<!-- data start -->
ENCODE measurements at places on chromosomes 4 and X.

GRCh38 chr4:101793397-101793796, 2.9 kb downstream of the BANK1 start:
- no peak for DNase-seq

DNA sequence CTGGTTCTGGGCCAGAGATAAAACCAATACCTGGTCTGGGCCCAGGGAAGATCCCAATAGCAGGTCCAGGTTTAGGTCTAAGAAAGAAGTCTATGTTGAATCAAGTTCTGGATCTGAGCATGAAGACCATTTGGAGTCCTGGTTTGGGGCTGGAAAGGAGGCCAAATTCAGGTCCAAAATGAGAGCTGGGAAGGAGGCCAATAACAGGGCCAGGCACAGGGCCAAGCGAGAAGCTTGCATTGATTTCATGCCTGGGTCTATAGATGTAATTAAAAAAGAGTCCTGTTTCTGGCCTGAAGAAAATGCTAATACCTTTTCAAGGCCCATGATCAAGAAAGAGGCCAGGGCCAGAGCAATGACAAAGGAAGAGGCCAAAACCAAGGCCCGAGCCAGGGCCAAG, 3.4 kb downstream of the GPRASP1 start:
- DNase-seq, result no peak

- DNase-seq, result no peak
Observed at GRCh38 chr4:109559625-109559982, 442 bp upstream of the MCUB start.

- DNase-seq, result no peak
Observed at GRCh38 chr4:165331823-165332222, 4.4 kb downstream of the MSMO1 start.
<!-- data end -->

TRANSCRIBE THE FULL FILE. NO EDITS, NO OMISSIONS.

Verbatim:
ENCODE measurements at places on chromosomes 4 and X.

GRCh38 chr4:101793397-101793796, 2.9 kb downstream of the BANK1 start:
- no peak for DNase-seq

DNA sequence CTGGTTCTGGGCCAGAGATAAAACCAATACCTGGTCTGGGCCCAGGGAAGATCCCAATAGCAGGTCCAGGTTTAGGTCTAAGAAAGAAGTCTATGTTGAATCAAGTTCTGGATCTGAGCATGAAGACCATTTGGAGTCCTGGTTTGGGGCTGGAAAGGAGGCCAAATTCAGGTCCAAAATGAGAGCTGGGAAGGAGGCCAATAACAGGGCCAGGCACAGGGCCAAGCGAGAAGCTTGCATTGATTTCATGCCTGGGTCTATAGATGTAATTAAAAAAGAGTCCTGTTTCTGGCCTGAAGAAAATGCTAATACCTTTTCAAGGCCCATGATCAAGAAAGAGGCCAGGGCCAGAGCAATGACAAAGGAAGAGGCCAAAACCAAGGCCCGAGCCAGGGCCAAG, 3.4 kb downstream of the GPRASP1 start:
- DNase-seq, result no peak

- DNase-seq, result no peak
Observed at GRCh38 chr4:109559625-109559982, 442 bp upstream of the MCUB start.

- DNase-seq, result no peak
Observed at GRCh38 chr4:165331823-165332222, 4.4 kb downstream of the MSMO1 start.